The other day I was going out to get a sandwich for lunch and I noticed
this new business going into this retail strip center right next to
The sign on the front said..."Coming Soon: Milkshake Mania!"
Another store that's going to bite the dust after being open for 2 months.
And if only people would do a very simple financial analysis before they
even think of starting a business so lame and unprofitable.
What is the financial analysis?
1) Add up all the monthly "fixed" costs to run the business including
rent, employees, insurance, utilities, inventory, etc. Say it'll run
you $10,000 on the very low, very simple side of this equation. (The
reality is that the expenses will be more than $10,000 a month.)
2) Figure out the "average" product cost. For a milkshake, I can't
imagine demanding more than $4 for each one they sell. But, since we're
in California where people spend more money, say each sale is worth $5.
3) Now...how many freakin' $5 shakes do you have to get to cover your
$10,000 a month? (In case you don't have a calculator, that's 2,000
milkshakes you have to sell every month or about 67 per day.)
And is selling 67 milkshakes a day realistic???
Uh...no! Not by a longshot.
And that's just to break even, folks. If you want to profit about
$10,000 a month, you'd have to sell 134 milkshakes a day or 4,000 a
Sorry but I'd rather sit at home and sell sh** on eBay for $10,000 a
month working 2 hours a day rather than holding up a counter in a boring
milkshake shop for 12 hours a day, 7 days a week.
I am flabbergasted by the amount of times I see some little yogurt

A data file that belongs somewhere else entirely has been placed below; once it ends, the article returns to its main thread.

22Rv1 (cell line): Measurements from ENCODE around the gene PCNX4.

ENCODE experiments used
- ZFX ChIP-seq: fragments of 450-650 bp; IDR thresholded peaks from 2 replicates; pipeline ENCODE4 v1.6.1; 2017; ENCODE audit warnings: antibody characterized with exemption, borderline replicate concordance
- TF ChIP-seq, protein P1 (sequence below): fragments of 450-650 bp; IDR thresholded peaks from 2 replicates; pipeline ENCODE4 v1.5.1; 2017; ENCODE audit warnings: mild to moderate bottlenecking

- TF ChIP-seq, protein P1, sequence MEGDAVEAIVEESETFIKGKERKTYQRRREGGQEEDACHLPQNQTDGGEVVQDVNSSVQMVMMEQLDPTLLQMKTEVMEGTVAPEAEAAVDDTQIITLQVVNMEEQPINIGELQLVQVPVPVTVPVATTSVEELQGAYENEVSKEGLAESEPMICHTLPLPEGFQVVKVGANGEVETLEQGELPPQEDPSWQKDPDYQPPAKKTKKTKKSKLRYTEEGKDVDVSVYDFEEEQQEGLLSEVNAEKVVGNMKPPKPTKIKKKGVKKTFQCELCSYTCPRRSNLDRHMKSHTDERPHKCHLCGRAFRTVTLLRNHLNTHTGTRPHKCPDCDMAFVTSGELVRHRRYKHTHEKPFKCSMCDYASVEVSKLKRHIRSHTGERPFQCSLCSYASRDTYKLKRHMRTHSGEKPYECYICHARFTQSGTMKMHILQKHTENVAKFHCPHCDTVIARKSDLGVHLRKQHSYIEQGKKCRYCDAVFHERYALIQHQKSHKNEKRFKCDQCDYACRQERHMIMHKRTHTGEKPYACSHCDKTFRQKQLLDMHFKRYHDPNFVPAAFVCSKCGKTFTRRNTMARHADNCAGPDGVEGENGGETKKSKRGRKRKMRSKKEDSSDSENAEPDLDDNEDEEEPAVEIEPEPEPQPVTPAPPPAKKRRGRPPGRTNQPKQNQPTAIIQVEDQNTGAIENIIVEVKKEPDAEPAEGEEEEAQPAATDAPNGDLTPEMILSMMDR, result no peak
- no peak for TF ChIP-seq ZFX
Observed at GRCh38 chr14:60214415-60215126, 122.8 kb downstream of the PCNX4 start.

or donut or some other low-end money-making shop go in (and out) of
business because I guess not many people have access to a pad of paper,
a pencil, and a calculator these days.
(I'm in the process of talking my 17-year-old step-son out of the prospect
of opening up a retail bike shop by making him do the exact calculations
that I outlined above.)
The unfortunate truth is that many of these small business owners can't
afford to hire staff so they're stuck with "hold up the counters" of the
place for all of their (long) business hours, netting themselves either
nothing or less than minimum wage per hour.
Doesn't make working for someone seem like a bad deal after all, does
Except working for someone or making a costly mistake opening up a retail
store aren't your only money-making choices.
Most people think very small when it comes to making money. When they
finally up the ante on themselves and try to think like an entrepreneur,
the best they can come up with is some retail store idea.
Do you have any idea what it costs to open any type of retail store?
A lot more than any other type of business because your rent is much
higher, you need equipment (for food establishments) and inventory.
And it ain't cheap!
So...why this would be the first entrepreneurial choice is beyond me!
We're talking about the possibility of raking in millions a year...in
See you at the top!